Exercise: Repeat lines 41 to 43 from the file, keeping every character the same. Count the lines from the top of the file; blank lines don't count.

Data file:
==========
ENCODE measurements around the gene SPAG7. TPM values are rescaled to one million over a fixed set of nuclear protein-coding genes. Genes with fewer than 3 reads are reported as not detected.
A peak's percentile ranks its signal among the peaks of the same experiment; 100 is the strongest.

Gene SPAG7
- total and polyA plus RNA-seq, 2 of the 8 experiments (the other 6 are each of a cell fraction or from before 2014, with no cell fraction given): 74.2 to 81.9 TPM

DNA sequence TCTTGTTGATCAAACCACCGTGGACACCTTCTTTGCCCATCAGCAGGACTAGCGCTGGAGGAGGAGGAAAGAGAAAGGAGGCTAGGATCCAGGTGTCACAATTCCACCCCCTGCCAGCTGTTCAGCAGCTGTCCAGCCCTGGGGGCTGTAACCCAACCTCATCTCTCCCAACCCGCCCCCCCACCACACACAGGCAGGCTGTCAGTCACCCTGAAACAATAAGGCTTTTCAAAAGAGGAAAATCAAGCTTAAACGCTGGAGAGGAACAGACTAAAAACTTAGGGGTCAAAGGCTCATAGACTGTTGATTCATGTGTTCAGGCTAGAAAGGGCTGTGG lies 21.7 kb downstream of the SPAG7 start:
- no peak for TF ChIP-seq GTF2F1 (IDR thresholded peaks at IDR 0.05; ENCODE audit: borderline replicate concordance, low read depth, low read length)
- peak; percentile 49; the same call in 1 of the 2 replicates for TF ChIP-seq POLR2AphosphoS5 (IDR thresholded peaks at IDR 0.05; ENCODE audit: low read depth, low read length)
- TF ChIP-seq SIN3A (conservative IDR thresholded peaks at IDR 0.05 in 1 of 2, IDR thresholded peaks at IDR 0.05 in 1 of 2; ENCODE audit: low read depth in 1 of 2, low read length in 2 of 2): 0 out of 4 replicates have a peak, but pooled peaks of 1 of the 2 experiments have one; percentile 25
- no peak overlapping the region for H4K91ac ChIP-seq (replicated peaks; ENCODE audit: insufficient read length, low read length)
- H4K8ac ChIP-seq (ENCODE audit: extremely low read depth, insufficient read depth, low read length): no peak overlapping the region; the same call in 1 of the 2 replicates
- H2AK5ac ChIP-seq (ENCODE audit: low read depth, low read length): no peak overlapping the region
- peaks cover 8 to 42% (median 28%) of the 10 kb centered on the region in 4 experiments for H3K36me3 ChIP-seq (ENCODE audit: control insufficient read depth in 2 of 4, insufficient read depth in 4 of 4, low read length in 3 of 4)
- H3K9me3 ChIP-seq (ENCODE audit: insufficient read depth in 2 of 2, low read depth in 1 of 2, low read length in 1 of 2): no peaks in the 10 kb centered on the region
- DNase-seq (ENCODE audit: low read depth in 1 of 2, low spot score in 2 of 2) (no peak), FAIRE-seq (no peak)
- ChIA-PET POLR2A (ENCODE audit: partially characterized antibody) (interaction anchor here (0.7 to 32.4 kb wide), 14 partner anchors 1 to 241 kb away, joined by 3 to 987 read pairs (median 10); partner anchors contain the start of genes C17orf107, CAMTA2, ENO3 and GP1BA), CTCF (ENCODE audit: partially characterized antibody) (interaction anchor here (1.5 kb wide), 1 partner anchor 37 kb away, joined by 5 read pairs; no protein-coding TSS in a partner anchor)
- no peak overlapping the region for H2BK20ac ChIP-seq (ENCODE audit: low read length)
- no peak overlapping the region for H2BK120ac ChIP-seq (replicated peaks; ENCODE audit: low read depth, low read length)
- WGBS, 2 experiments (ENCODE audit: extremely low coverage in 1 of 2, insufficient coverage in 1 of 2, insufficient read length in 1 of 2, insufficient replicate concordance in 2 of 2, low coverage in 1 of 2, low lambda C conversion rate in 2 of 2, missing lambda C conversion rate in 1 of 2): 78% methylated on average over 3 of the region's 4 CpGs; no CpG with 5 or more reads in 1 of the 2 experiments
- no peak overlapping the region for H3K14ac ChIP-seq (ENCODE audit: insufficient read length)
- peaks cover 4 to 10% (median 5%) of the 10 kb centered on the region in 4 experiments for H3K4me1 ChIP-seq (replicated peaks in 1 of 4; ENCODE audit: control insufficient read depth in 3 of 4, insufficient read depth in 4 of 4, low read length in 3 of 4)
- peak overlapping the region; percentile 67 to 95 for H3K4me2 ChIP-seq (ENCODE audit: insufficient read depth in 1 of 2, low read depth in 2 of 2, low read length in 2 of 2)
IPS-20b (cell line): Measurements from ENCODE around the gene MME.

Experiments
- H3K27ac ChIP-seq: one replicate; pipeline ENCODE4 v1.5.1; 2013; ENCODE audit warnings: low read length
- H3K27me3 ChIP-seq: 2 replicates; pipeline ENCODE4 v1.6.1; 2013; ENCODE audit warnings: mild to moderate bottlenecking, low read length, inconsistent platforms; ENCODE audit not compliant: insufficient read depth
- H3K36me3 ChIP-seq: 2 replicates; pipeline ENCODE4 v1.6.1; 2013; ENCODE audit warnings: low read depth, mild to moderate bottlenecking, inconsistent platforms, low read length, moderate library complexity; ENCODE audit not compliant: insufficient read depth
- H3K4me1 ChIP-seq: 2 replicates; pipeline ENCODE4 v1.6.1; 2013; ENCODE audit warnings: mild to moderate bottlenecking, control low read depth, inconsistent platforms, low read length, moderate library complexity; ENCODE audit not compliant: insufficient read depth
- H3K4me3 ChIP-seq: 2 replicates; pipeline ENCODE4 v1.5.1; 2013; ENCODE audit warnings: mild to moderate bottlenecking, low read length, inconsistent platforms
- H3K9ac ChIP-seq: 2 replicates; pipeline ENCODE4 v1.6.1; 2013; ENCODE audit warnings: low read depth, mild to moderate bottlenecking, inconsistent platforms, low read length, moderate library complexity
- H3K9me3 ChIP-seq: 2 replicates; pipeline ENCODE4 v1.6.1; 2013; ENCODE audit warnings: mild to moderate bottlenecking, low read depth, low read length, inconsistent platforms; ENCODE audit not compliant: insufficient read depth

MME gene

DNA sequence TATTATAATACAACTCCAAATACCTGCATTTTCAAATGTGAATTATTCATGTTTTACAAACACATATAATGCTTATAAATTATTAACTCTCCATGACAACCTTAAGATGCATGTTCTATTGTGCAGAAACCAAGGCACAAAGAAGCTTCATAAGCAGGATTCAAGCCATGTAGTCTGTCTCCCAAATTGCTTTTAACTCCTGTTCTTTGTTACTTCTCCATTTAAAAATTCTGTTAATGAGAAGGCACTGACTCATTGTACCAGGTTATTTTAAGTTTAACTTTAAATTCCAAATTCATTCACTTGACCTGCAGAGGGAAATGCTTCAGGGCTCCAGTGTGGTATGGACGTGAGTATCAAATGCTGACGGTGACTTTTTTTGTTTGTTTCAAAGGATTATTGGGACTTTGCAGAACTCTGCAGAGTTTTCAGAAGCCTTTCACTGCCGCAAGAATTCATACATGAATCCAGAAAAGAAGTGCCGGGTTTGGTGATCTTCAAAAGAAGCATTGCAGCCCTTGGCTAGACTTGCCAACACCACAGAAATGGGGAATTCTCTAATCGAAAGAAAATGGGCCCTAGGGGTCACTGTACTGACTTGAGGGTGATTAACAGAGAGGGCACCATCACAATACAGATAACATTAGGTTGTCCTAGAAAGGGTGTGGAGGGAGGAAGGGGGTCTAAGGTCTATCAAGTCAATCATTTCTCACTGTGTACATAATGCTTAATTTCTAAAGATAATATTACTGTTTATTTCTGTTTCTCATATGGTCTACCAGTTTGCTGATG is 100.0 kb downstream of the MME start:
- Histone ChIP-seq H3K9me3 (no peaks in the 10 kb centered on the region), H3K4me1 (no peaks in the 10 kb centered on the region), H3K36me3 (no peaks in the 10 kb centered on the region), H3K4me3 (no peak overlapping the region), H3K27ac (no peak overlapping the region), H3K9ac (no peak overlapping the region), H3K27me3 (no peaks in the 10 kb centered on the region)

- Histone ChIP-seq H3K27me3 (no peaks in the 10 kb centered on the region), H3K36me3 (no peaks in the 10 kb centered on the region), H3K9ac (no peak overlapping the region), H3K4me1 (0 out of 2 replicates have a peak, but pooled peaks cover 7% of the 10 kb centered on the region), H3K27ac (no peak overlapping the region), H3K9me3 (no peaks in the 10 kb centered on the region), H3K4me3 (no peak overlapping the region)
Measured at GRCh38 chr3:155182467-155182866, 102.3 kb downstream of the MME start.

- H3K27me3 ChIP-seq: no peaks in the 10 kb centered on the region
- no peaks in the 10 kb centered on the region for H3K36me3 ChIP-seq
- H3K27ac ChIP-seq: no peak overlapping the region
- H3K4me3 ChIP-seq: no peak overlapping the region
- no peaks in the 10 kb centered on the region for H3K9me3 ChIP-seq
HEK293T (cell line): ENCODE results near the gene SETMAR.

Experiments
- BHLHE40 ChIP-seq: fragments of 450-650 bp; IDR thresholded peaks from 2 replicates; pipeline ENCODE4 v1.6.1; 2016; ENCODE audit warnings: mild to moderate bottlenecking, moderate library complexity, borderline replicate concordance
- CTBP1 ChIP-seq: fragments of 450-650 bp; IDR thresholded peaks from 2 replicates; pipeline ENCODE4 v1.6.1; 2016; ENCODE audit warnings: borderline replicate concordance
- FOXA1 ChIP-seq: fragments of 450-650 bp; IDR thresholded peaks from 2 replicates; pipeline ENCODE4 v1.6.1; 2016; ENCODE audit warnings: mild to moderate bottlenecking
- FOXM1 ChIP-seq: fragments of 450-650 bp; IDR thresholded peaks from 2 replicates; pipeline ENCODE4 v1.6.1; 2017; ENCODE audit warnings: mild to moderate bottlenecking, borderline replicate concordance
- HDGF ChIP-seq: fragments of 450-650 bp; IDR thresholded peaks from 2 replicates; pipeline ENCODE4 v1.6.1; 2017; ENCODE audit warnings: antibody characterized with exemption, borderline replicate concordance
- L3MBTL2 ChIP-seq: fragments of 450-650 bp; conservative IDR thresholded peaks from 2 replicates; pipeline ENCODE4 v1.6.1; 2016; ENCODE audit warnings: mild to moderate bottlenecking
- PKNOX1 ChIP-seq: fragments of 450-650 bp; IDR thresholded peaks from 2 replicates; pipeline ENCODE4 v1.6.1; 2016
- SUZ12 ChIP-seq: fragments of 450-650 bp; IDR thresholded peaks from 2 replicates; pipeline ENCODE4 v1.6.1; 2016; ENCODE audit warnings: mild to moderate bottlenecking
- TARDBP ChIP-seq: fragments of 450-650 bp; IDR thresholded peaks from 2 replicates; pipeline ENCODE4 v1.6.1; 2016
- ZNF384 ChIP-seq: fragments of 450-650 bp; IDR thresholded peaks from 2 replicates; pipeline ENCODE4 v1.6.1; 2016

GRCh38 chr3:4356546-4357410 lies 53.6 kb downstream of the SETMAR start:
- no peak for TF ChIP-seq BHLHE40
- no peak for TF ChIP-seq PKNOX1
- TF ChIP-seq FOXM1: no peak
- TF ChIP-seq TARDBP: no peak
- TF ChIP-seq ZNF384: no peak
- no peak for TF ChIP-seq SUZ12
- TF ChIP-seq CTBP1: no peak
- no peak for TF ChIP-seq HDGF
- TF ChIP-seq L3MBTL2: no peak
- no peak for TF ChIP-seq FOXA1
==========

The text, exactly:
HEK293T (cell line): ENCODE results near the gene SETMAR.

Experiments
- BHLHE40 ChIP-seq: fragments of 450-650 bp; IDR thresholded peaks from 2 replicates; pipeline ENCODE4 v1.6.1; 2016; ENCODE audit warnings: mild to moderate bottlenecking, moderate library complexity, borderline replicate concordance